Since 1982 I've written a newsletter, Running Commentary. A new issue appears here each week, and material is archived.

Sat, 22 Dec 2007 05:27:55 -0500

Grandpa Ted

RUNNING COMMENTARY 706

(rerun from December 1994 RC; my longer tribute will appear in the March-April 2008 issue of Marathon & Beyond)

One of my very best moments at my one and only New York City Marathon, in 1994, came at the starting line. There I lined up beside Ted Corbitt, who stood almost unnoticed at the back where he could see all that he'd helped create.

If Fred Lebow is the father of this marathon, then Ted Corbitt is one of its grandfathers who was starting races in this area long before Lebow started running. This marathon was only one among many of Corbitt's proud descendents.

Pioneers seldom receive much of the later glory, but that's okay with the soft-voiced Corbitt. He never sought attention for himself.

Ted let his contributions speak for him. They reach far beyond his own running, in which he was a 1952 Olympic marathoner and U.S. record-holder at several ultradistances.

In 1958, Ted helped found the Road Runners Club of America, which would give the sport a framework when it exploded more than a decade later. He served as the first president of the New York Road Runners, which would grow into the world's largest club, and edited the publication that would become New York Running News. He set up this country's first course-certification program and watched it become the world standard.

John Chodes asked me to introduce his book, Corbitt (published in 1974 by Tafnews Press). "Among us runners," I wrote then, "Ted Corbitt is admired and envied not because he has run so well, but because he has run so well for so long. Corbitt is amazing to us because he has lasted."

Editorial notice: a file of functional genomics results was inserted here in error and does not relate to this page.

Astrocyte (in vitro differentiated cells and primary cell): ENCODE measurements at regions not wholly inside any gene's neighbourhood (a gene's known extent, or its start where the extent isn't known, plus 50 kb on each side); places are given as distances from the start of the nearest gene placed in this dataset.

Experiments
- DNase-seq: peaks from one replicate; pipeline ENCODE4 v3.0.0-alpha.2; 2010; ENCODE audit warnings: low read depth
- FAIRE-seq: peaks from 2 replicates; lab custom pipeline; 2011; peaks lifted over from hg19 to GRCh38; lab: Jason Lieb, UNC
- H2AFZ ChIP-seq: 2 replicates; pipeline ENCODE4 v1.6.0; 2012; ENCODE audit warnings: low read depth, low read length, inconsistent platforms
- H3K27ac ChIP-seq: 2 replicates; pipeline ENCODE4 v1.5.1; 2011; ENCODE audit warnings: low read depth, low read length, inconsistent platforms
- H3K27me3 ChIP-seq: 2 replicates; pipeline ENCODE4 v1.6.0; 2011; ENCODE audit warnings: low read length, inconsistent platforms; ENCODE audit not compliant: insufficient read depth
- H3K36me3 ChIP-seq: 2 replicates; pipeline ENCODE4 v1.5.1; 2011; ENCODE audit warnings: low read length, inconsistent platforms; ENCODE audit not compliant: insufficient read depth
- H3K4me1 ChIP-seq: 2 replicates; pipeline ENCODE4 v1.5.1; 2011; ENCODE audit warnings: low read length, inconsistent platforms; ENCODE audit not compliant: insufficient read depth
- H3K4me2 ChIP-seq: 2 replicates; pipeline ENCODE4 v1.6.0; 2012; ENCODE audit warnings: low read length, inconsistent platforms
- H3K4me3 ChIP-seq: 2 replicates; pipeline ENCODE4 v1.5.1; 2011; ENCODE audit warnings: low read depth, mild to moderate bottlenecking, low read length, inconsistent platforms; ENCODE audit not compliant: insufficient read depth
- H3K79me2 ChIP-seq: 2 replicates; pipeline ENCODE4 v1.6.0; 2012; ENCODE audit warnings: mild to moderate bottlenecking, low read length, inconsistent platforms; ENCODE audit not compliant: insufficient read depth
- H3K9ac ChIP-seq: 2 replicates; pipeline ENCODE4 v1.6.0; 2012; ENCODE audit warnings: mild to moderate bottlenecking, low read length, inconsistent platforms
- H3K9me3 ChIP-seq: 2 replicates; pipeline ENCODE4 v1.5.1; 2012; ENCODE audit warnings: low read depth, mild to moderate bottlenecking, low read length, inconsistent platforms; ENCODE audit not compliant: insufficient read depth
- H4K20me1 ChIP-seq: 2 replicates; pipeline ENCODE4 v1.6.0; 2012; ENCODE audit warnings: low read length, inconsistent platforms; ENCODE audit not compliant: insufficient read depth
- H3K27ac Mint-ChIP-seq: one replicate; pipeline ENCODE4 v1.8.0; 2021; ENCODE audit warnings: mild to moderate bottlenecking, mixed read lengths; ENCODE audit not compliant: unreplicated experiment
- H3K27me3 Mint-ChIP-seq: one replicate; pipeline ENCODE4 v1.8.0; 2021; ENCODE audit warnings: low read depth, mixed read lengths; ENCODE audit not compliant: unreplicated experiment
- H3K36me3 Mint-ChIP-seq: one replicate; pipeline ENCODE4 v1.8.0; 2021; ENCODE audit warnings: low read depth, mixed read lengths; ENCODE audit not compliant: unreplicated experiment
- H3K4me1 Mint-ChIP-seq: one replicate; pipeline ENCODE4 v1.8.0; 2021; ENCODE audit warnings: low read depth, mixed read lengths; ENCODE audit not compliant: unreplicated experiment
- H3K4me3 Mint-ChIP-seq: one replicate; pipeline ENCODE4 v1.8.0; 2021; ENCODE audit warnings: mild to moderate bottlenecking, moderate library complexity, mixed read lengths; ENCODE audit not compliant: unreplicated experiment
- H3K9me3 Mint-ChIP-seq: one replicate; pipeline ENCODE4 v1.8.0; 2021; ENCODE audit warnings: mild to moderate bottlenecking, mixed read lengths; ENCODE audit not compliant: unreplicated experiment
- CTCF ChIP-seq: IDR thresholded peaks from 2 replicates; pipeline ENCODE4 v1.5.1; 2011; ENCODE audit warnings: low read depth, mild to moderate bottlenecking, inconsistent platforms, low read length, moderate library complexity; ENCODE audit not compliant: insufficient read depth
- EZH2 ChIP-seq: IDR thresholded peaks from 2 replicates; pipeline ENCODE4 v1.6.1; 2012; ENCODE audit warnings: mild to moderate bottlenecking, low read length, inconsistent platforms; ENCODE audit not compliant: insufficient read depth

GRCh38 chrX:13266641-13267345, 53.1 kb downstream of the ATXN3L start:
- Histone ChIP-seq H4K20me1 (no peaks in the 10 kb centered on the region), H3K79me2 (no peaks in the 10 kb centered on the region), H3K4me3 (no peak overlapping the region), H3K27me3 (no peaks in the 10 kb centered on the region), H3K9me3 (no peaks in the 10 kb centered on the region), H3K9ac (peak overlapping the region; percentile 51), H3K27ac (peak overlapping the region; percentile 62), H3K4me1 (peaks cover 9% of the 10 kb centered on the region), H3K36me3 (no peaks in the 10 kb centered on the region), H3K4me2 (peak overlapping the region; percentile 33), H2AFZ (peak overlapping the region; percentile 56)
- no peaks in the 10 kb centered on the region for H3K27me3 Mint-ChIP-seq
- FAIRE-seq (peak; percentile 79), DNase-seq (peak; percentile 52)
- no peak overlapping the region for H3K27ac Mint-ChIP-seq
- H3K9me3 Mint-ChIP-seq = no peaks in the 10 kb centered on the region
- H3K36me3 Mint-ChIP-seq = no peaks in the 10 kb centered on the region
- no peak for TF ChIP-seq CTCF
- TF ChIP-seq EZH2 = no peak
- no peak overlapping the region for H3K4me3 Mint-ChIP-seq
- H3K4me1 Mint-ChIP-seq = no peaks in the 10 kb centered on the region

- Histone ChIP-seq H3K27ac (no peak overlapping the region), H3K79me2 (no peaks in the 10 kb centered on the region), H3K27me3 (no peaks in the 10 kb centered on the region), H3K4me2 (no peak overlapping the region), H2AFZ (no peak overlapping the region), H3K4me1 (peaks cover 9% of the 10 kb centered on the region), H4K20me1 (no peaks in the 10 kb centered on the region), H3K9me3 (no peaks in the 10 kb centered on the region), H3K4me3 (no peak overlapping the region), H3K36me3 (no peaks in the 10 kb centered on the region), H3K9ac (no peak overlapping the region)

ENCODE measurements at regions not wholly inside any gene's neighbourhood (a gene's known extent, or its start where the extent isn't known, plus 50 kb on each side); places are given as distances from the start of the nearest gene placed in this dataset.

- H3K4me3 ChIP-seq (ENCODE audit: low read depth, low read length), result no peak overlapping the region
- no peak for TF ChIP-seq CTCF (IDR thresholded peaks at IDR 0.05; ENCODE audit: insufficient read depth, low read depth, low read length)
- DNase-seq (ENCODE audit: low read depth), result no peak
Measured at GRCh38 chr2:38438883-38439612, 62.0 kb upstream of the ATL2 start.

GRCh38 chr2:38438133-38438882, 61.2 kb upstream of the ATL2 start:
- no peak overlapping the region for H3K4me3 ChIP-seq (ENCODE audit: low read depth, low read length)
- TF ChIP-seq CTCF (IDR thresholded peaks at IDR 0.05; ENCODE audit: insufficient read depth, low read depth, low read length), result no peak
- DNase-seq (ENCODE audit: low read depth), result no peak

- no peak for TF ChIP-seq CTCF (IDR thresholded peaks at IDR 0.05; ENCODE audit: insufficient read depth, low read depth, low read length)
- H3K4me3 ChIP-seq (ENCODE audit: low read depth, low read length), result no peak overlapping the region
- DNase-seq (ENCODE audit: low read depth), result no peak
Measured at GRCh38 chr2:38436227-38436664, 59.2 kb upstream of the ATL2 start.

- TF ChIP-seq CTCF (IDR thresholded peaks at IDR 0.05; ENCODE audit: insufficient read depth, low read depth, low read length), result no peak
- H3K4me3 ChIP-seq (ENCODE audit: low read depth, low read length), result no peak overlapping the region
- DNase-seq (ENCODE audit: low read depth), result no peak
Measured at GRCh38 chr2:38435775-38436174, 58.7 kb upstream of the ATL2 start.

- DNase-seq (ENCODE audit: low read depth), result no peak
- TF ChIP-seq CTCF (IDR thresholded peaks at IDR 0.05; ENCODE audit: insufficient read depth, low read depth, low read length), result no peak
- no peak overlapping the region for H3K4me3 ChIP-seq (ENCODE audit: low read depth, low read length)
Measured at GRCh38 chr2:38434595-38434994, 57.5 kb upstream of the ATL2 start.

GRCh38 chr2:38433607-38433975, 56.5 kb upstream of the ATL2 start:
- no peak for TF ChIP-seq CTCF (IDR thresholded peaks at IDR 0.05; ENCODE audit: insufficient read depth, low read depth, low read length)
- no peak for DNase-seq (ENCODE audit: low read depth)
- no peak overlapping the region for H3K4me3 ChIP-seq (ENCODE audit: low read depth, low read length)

He was a relatively young 55 then but had run for about 40 of those years. Little did we know that Ted's running was ending that same year. A severe case of asthma stopped him abruptly.

He said then, "Fitness can't be stored. It must be earned over and over, indefinitely." So he became a long-distance walker.

"Sometimes I think I developed the asthma so that I would stop [running]," he added later. "I was burned out.

"I had to taper off -- start walking the distance because it had been like an addiction. I was afraid of quitting cold-turkey."

On the occasion of Ted's 75th birthday (in January 1994), Robert Lipsyte wrote in the New York Times that he is "the last surviving spiritual elder of the modern running clan. He never allowed himself to become a guru. He never had the showman's flare of Fred Lebow or Dr. George Sheehan or Jim Fixx.

"He never made money from the boom or became celebrated outside the runner's world. He just ran and ran and ran."

Then he walked and walked and walked. In the New York City Marathon, yes, but also in the annual 100-mile race named for him and in a six-day race where he totaled as much as 303 miles.

Ted revised downward his goal of living 100 years. Now he wanted to celebrate the new century, which would arrive in his 81st year.

His way of getting there would be as it had always been: "Keep moving. Do something useful." Few lifetimes have been filled with more movement or more useful work.

UPDATE: Ted attended events surrounding the latest New York City Marathon and men's Olympic Trials -- in a wheelchair. Soon afterward his son Gary sent me an e-mail, reporting that Ted had advanced colon and prostate cancers. He'd been flown to a Houston hospital for treatment and died there on December 12th, about a month short of his 89th birthday.

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